|United States says Saleh's office requested that he be allowed to receive specialised medical treatment in the US [AFP]
Yemeni President Ali Abdullah Saleh will not travel to the United States, a senior aide has said, reversing a pledge by the leader who has withstood nearly a year of protests and military challenges from rivals seeking to topple him.
"The idea of President Saleh's visit to America is now unlikely," Abdu al-Janadi, a senior figure in Saleh's political party and Yemen's deputy information minister, told reporters on Wednesday.
He said members of Saleh's party asked him to remain and help ensure that the deputy to whom Saleh has formally transferred power succeeds him in an election set for February.
"(They)...have asked the president not to travel under these circumstances because they fear that if he does, implementation of the Gulf initiative will bog down and the presidential election will be a failure," Janadi said.
"His staying helps guarantee the success of the national unity candidate, [acting leader] Abed-Rabbu Mansour Hadi."
Saleh announced he would visit the US last month; hours after forces loyal to him killed protesters demanding he face trial for killings during an uprising aimed at ending his 33-year rule.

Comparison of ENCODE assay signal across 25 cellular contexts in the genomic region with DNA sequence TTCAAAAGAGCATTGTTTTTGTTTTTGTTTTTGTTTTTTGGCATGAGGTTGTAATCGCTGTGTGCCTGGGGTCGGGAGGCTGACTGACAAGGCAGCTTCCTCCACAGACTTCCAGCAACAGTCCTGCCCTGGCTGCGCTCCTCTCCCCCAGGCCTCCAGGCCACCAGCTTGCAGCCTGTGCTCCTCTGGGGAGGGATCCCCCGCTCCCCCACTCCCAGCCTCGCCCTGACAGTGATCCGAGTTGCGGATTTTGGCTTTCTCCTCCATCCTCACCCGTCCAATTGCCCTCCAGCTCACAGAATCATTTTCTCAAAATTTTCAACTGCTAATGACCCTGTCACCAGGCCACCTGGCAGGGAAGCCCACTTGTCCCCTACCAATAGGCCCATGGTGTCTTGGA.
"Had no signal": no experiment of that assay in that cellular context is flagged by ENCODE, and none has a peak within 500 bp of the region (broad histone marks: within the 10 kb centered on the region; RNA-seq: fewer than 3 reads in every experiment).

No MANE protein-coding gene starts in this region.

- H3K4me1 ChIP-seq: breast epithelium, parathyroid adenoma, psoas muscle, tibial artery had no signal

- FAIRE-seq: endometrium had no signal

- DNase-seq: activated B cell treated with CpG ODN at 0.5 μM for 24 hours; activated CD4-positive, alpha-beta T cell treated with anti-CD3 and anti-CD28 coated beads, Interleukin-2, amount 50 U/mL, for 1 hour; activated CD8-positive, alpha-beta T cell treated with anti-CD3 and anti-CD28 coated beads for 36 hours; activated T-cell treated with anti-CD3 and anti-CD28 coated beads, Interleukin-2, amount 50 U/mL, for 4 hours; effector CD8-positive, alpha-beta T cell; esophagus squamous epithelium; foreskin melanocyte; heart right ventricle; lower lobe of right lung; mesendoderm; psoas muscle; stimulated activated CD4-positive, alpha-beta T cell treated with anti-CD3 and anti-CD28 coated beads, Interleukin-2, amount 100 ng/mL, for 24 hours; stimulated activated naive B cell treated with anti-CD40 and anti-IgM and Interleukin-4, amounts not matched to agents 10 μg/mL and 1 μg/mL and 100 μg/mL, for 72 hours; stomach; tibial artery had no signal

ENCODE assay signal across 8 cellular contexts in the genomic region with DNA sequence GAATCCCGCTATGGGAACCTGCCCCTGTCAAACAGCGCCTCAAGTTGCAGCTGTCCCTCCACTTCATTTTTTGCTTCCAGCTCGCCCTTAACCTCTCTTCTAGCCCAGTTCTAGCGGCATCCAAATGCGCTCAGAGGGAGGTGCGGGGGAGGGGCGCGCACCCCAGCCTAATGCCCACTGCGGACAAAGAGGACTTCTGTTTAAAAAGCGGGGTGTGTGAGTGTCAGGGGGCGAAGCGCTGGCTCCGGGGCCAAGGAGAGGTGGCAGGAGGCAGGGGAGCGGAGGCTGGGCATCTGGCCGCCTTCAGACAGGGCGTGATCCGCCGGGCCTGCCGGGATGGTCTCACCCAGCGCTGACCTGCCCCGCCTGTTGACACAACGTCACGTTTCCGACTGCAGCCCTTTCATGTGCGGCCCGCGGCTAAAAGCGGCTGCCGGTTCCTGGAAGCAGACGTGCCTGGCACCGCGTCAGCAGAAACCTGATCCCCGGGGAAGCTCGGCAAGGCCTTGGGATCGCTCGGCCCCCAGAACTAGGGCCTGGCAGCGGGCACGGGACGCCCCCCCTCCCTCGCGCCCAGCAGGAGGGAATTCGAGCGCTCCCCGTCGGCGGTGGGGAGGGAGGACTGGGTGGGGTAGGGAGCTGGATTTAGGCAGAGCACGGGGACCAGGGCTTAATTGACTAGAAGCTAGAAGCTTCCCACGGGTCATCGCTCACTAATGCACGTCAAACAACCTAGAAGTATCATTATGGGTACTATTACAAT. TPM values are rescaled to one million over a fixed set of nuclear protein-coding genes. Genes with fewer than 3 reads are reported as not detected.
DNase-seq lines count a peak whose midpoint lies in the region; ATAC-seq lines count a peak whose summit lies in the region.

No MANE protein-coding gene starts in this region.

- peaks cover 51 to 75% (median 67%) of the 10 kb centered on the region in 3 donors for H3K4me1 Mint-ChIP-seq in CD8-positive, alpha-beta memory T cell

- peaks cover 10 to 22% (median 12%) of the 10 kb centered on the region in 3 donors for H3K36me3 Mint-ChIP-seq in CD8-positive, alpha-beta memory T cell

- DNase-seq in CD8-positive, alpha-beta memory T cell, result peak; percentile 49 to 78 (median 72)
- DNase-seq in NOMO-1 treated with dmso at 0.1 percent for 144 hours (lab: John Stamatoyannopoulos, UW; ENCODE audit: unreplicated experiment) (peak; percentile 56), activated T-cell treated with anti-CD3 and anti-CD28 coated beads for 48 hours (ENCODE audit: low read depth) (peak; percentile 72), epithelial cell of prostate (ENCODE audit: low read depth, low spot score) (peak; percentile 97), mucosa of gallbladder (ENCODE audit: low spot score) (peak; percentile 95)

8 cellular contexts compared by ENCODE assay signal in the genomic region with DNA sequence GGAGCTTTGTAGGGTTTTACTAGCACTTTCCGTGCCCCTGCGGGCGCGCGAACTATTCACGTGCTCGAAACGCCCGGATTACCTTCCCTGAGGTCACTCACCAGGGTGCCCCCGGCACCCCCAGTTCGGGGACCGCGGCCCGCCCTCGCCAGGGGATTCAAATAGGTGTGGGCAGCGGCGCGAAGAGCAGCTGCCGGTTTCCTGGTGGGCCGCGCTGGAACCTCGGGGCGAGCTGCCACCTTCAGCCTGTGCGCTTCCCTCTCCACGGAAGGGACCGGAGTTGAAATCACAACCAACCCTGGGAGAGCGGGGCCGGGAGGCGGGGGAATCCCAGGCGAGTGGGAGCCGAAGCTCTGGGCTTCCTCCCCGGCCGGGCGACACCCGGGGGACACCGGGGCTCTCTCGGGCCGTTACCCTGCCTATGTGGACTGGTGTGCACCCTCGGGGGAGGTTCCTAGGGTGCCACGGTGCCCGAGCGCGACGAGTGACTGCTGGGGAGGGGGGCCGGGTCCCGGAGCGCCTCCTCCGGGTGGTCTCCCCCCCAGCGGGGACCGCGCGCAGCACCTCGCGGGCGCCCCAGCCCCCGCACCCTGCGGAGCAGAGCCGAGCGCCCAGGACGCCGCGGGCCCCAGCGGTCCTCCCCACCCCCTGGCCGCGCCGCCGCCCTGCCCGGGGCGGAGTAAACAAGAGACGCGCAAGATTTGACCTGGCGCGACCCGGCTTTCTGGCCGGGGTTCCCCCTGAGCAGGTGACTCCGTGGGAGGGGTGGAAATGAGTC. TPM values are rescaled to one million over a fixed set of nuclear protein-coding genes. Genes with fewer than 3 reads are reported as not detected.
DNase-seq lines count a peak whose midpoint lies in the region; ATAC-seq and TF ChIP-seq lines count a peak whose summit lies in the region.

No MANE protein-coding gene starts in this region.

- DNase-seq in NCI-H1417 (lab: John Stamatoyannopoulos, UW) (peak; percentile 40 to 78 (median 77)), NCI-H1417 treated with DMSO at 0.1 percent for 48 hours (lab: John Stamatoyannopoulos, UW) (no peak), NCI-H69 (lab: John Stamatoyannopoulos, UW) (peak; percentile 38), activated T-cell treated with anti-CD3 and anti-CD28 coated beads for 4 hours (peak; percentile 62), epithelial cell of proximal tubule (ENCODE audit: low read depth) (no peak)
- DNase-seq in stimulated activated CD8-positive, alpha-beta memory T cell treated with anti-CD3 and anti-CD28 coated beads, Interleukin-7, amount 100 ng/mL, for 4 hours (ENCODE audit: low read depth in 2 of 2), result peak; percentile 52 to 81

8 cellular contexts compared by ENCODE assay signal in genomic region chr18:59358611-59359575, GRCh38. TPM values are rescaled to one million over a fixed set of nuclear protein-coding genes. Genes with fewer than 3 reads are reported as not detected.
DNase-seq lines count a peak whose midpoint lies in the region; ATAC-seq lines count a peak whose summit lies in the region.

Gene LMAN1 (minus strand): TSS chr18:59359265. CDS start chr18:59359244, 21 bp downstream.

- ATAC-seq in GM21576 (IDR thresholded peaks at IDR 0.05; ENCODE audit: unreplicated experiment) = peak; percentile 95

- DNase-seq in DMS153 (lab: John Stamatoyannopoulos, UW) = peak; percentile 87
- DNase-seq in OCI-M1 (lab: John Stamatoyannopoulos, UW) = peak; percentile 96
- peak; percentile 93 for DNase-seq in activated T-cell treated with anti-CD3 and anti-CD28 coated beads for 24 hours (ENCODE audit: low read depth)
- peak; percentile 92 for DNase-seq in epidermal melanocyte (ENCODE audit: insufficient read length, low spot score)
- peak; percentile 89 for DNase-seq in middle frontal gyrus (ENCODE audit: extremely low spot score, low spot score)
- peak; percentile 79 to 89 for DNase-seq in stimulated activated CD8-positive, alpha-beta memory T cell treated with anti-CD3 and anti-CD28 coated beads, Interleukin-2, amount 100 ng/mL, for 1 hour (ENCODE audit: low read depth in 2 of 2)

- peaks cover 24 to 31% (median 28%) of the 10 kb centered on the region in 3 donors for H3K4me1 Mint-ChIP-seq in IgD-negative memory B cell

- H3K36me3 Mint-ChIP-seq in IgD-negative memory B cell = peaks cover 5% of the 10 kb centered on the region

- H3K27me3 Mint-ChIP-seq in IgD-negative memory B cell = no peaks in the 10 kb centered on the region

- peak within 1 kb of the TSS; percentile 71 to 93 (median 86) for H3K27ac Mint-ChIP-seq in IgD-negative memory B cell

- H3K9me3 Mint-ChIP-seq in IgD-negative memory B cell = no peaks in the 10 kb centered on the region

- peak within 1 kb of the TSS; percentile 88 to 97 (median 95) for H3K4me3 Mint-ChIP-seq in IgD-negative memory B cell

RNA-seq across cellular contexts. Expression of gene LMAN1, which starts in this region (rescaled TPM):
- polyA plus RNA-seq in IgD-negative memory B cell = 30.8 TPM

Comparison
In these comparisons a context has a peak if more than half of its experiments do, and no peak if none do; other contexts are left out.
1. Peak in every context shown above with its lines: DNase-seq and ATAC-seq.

He had insisted he was going in order to help calm tensions in his country, not for medical treatment.
Saleh would enjoy immunity from prosecution under a deal crafted by the Gulf Co-operation Council and backed by Washington, which long backed Saleh as a pillar of its "counter-terrorism" strategy, aimed at averting civil war by easing him from power.
In December, a senior US official said Saleh's office requested that he be allowed to receive specialised treatment in the US for injuries sustained in a June attack on his compound.
The US said it was still considering giving Saleh a visa, a decision critics of the US administration's Yemen policy have said lends the impression that Washington is sheltering Saleh.
Pressure has been mounting in recent weeks for Saleh to leave Yemen altogether.
Opponents say he has continued to wield influence through his loyalists and relatives still in positions of power, hampering the transition ahead of presidential elections set for February 21. Many feared he would find a way to continue his rule.
Washington and Saudi Arabia fear uncertainty over Saleh's fate could push the country into chaos and embolden Yemen's al-Qaeda wing, which has plotted attacks abroad.